Volunteers bringing hope... and light
WE’VE all heard of Doctors Without Borders, but here’s a cause you don’t so often see emblazoned on money collection tins at train stations: Engineers Without Borders ( EWB).
The organisation sends volunteers overseas to work on projects in developing countries.
Stepping away from cutting- edge technology and big budgets, the engineers generally assist with simple technologies to provide basic necessities like clean drinking water, sanitation and electricity.
Director of campaigns and awareness, Todd Houstein, says their approach is to empower locals with the knowledge and skills to create positive change within their communities.
‘‘ When we do a project, we don’t build it ourselves - we provide access to the knowledge that the locals need to do it themselves,’’ he says. ‘‘ This way, they know how to maintain it and have ownership of it.’’
EWB also tries to ensure their construction projects use locally available materials.
One of their ongoing projects is at the Cambodian School of Prosthetics and Orthotics. Since 2004, EWB volunteers have been going over to train the teaching staff to improve the standard of instruction given to the students.
Mechanical and biomechanical knowledge needed to fit prosthetic limbs and braces are the main focus areas.
‘‘ It’s very important there because of all the land mines,’’ Mr Houstein says. ‘‘ The course wasn’t quite up to the standard required to teach a uni degree in Australia or other developed countries.’’
In Nepal, volunteers are working with the Rural Integrated Development Services to improve the quality of life of people in the remote Humla region.
One of the projects involves designing smokeless stoves for the residential huts.
‘‘ It’s cold in the mountains, and people living in the small brick huts light open fires in the huts which results in a lot of smoke inside,’’ Mr Houstein explains. ‘‘ The women and children are the ones who spend most of the time inside the huts. They have a short life expectancy because of the smoke inhalation.’’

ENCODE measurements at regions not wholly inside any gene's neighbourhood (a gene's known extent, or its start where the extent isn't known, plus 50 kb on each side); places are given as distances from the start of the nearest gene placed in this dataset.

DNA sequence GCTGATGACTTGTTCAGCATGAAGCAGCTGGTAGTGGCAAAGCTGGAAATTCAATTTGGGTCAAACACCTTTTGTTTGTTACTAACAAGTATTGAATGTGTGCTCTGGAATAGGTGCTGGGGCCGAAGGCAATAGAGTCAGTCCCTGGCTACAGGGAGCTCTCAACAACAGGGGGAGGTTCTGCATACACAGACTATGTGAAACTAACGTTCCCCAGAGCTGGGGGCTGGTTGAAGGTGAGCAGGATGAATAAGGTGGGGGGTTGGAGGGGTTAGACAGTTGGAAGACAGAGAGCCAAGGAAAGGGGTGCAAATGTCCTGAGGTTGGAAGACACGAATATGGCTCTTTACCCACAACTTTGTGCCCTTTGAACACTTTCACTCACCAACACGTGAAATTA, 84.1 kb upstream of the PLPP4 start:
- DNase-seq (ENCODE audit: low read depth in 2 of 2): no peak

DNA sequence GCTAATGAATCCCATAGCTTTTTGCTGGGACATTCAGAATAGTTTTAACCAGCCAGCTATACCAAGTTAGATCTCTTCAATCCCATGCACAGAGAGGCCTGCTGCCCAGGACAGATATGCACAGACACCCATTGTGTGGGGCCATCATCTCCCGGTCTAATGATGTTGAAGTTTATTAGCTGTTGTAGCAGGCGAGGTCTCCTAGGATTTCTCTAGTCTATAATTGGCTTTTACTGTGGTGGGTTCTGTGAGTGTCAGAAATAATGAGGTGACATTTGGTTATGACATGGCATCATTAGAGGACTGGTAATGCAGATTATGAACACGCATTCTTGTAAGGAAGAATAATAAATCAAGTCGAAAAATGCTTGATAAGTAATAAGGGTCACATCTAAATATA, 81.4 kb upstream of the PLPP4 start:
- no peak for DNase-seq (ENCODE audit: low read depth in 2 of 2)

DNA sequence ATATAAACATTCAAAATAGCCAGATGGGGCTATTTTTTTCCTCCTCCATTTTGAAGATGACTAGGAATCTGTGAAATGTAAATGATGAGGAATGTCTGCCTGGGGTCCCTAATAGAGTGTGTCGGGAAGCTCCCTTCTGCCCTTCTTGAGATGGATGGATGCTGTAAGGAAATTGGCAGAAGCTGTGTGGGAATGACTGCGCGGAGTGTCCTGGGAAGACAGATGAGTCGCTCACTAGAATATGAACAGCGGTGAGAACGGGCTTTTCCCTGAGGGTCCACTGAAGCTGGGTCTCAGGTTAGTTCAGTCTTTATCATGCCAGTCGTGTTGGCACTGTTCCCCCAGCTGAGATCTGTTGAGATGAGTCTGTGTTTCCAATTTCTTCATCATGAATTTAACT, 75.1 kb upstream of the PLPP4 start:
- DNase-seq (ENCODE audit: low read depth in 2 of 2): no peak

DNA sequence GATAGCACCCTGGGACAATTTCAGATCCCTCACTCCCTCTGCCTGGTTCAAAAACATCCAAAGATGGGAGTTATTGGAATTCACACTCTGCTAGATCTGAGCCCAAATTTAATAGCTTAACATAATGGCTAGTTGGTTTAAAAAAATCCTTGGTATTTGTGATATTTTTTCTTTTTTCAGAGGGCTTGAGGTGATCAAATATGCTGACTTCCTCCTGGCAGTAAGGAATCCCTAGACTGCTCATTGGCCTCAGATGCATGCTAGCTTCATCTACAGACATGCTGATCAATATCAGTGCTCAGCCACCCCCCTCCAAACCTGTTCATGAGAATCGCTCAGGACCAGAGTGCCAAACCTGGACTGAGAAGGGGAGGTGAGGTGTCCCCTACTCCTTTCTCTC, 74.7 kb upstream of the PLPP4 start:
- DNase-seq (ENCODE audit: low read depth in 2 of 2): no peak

EWB volunteers designed smokeless stoves with chimneys to direct the smoke out of the houses. For lighting, they designed small solar panels for the roofs of the huts to power efficient LED lighting.
‘‘ You see these Nepalese women switching on a light for the first time and the look of amazement on their face,’’ Mr Houstein says. ‘‘ This is work that would not otherwise be possible without that help of the volunteers that we send.’’
There are also several Australian- based programs, mainly helping people in remote indigenous communities. One example is a waste management plan for the Murra Murra people, 800km west of Brisbane. It involves training the locals to clean up an old dump and developing a future waste management system.
Workers wishing to become volunteers can choose placements as short as one month or up to a year or two.
Donated funds, often from private engineering companies, cover the volunteers’ airfares. Partner organisations in the communities provide meals and accommodation.
‘‘ They live in the community - live and eat like the locals,’’ Mr Houstein says.
‘‘ All the costs are covered and they get a small living allowance.’’ Most of the volunteers are recent graduates, between 20 and 35 years.
‘‘ Every person that has been sent overseas comes back having had a really amazing, lifechanging experience,’’ Mr Houstein says. ‘‘ It gives you a different perspective on the world.
‘‘ Some people, to begin with, have the intention to go and do development work to help people. But once you actually go and experience it, you probably gain more yourself than the people we’re trying to help for a whole lot of reasons.’’